Benefits of the Low Carb Program for those with type 2 diabetes or prediabetes identified in new study
Research into the effectiveness of the digital Low Carb Program has found it helps those with type 2 diabetes and prediabetes with glycaemic control and weight loss.
New research has examined the impact of the Program, which focuses on goal setting, peer support, and behavioural self-monitoring.
The research study reported the outcomes of 45 people diagnosed with type 2 diabetes or prediabetes who started the Low Carb Program. All participants finished at least 40% of the program’s modules, and 71% of participants completed the program which was defined as completing at least 9 of the program’s 12 core modules.
Participants with type 2 diabetes who completed the program reported an average HbA1c reduction of 7 mmol/mol and a 3.66% body weight loss (-3.54kg) at 12-months.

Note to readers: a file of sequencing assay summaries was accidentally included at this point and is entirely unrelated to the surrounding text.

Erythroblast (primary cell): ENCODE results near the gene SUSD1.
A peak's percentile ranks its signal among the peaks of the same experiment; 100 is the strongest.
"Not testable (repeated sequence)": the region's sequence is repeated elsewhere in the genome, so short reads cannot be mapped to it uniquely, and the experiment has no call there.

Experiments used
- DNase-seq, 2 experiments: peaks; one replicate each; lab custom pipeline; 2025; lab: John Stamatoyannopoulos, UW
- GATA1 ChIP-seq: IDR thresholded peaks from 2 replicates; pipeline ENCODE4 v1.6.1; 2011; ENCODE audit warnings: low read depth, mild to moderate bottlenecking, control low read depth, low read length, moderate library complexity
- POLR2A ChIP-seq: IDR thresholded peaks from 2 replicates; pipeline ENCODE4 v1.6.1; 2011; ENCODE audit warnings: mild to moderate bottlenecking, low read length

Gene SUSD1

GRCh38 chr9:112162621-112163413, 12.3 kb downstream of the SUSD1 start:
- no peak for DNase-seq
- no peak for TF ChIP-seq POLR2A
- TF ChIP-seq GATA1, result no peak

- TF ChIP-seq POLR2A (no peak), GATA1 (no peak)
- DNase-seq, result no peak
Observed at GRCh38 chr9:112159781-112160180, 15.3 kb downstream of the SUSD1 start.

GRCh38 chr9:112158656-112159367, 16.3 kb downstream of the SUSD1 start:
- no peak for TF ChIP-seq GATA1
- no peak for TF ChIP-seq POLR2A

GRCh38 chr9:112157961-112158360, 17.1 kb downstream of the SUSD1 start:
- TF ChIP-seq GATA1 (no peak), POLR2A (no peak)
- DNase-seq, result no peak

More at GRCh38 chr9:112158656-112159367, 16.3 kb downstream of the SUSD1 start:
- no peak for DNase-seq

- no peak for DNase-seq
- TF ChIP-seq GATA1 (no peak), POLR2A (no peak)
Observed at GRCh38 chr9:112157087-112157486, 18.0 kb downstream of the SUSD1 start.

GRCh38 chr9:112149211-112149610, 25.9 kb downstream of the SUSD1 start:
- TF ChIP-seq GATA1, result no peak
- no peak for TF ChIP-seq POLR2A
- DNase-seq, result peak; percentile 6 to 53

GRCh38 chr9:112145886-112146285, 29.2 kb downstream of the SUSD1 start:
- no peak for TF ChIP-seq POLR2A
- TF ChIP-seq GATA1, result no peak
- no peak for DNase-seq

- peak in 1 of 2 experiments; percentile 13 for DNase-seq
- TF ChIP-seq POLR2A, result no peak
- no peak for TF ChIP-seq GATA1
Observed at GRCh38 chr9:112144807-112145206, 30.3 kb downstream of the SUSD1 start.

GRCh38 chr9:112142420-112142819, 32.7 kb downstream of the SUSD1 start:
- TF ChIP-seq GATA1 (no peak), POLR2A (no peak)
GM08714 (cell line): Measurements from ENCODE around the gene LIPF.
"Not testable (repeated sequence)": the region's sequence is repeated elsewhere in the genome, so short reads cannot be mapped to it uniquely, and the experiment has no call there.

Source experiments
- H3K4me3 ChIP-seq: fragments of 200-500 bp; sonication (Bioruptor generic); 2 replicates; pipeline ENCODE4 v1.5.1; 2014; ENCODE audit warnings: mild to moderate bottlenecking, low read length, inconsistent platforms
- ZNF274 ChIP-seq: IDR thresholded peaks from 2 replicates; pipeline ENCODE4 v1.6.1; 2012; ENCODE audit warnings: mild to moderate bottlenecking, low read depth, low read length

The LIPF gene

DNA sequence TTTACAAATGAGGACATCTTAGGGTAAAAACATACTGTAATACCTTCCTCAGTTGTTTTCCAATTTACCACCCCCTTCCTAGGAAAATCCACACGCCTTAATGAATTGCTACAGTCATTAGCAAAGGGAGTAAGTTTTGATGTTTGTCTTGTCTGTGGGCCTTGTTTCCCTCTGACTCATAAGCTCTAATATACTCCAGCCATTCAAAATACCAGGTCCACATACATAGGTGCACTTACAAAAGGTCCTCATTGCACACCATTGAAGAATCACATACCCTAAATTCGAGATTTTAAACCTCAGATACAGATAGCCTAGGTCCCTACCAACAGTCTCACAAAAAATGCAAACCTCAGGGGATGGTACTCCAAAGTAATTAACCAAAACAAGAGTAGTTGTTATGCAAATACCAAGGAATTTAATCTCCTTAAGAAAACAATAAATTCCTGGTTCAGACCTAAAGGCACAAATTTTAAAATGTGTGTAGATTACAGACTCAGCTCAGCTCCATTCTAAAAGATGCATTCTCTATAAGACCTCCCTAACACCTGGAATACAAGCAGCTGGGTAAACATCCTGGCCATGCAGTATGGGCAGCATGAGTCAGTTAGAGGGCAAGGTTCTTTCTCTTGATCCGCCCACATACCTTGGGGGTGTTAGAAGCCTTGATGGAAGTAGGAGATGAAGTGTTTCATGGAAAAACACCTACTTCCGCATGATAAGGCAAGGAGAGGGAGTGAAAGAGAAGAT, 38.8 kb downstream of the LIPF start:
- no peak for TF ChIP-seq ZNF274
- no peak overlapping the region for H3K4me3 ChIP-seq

Participants with prediabetes who completed the program reported an average HbA1c reduction of 3 mmol/mol and a 4.57% body weight loss (-4.08kg) at 12-months.
After 12 months of following the Low Carb Program, more than 80% of the participants remained engaged with the platform.
Charlotte Summers, lead author of the paper alongside Dr Simon Tobin and Dr David Unwin, commented: “We are delighted to show the impact of the Low Carb Program in an NHS primary care setting. Weight management is such an important topic right now, particularly because adults with excess weight are at even greater risk during the pandemic. It’s brilliant to see that the Low Carb Program can support people to sustainably lose weight from the comfort of their home.”
The team said further research into the impact of the Low Carb Program could strengthen the understanding of how participants engage with the app, as well as identifying other possible health benefits.
The authors of the study, Evaluation of the Low Carb Program Digital Intervention for the Self-Management of Type 2 Diabetes and Prediabetes in an NHS England General Practice: Single-Arm Prospective Study, are Charlotte Summers from DDM Health, Dr Simon Tobin and Dr David Unwin, both from Norwood Surgery in Southport.
To read the full study, click here.